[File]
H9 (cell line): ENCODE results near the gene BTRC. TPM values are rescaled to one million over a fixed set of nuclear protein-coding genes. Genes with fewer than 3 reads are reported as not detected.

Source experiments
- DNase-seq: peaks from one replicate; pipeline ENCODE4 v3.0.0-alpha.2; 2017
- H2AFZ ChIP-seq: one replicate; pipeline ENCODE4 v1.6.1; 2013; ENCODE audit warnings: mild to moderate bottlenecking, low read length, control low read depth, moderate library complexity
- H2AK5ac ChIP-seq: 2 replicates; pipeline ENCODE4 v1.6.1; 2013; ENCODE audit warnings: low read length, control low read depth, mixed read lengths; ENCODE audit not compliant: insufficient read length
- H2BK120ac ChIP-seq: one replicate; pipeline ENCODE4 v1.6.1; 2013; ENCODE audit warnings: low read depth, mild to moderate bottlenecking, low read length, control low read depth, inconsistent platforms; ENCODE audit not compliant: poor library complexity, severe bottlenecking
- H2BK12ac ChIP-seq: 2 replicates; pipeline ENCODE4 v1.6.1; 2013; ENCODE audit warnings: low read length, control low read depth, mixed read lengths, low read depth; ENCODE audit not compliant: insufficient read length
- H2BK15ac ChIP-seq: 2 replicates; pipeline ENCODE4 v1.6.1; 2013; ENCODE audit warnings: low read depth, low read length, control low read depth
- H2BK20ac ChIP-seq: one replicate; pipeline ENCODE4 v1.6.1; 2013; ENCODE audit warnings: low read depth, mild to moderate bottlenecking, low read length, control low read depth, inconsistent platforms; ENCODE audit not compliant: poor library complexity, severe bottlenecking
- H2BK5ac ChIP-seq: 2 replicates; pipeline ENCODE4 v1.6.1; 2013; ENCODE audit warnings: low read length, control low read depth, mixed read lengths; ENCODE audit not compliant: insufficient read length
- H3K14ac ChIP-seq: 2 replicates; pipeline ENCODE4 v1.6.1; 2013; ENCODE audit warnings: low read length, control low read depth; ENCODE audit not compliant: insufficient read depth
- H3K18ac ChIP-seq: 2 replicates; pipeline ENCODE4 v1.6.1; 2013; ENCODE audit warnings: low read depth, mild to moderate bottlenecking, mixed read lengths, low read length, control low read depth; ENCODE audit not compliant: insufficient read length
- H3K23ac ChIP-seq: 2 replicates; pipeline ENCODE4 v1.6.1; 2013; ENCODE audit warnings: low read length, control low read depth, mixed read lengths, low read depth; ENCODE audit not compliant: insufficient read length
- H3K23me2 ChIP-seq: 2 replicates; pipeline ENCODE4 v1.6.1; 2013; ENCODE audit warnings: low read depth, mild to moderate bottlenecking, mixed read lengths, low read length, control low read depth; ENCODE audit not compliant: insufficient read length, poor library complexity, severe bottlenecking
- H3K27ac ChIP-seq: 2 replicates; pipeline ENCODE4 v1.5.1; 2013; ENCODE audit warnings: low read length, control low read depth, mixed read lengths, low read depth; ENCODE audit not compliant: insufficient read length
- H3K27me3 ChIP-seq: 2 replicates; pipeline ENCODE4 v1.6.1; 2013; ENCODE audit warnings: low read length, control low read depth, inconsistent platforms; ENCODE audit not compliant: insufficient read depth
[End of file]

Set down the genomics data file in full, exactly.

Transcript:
H9 (cell line): ENCODE results near the gene BTRC. TPM values are rescaled to one million over a fixed set of nuclear protein-coding genes. Genes with fewer than 3 reads are reported as not detected.

Source experiments
- DNase-seq: peaks from one replicate; pipeline ENCODE4 v3.0.0-alpha.2; 2017
- H2AFZ ChIP-seq: one replicate; pipeline ENCODE4 v1.6.1; 2013; ENCODE audit warnings: mild to moderate bottlenecking, low read length, control low read depth, moderate library complexity
- H2AK5ac ChIP-seq: 2 replicates; pipeline ENCODE4 v1.6.1; 2013; ENCODE audit warnings: low read length, control low read depth, mixed read lengths; ENCODE audit not compliant: insufficient read length
- H2BK120ac ChIP-seq: one replicate; pipeline ENCODE4 v1.6.1; 2013; ENCODE audit warnings: low read depth, mild to moderate bottlenecking, low read length, control low read depth, inconsistent platforms; ENCODE audit not compliant: poor library complexity, severe bottlenecking
- H2BK12ac ChIP-seq: 2 replicates; pipeline ENCODE4 v1.6.1; 2013; ENCODE audit warnings: low read length, control low read depth, mixed read lengths, low read depth; ENCODE audit not compliant: insufficient read length
- H2BK15ac ChIP-seq: 2 replicates; pipeline ENCODE4 v1.6.1; 2013; ENCODE audit warnings: low read depth, low read length, control low read depth
- H2BK20ac ChIP-seq: one replicate; pipeline ENCODE4 v1.6.1; 2013; ENCODE audit warnings: low read depth, mild to moderate bottlenecking, low read length, control low read depth, inconsistent platforms; ENCODE audit not compliant: poor library complexity, severe bottlenecking
- H2BK5ac ChIP-seq: 2 replicates; pipeline ENCODE4 v1.6.1; 2013; ENCODE audit warnings: low read length, control low read depth, mixed read lengths; ENCODE audit not compliant: insufficient read length
- H3K14ac ChIP-seq: 2 replicates; pipeline ENCODE4 v1.6.1; 2013; ENCODE audit warnings: low read length, control low read depth; ENCODE audit not compliant: insufficient read depth
- H3K18ac ChIP-seq: 2 replicates; pipeline ENCODE4 v1.6.1; 2013; ENCODE audit warnings: low read depth, mild to moderate bottlenecking, mixed read lengths, low read length, control low read depth; ENCODE audit not compliant: insufficient read length
- H3K23ac ChIP-seq: 2 replicates; pipeline ENCODE4 v1.6.1; 2013; ENCODE audit warnings: low read length, control low read depth, mixed read lengths, low read depth; ENCODE audit not compliant: insufficient read length
- H3K23me2 ChIP-seq: 2 replicates; pipeline ENCODE4 v1.6.1; 2013; ENCODE audit warnings: low read depth, mild to moderate bottlenecking, mixed read lengths, low read length, control low read depth; ENCODE audit not compliant: insufficient read length, poor library complexity, severe bottlenecking
- H3K27ac ChIP-seq: 2 replicates; pipeline ENCODE4 v1.5.1; 2013; ENCODE audit warnings: low read length, control low read depth, mixed read lengths, low read depth; ENCODE audit not compliant: insufficient read length
- H3K27me3 ChIP-seq: 2 replicates; pipeline ENCODE4 v1.6.1; 2013; ENCODE audit warnings: low read length, control low read depth, inconsistent platforms; ENCODE audit not compliant: insufficient read depth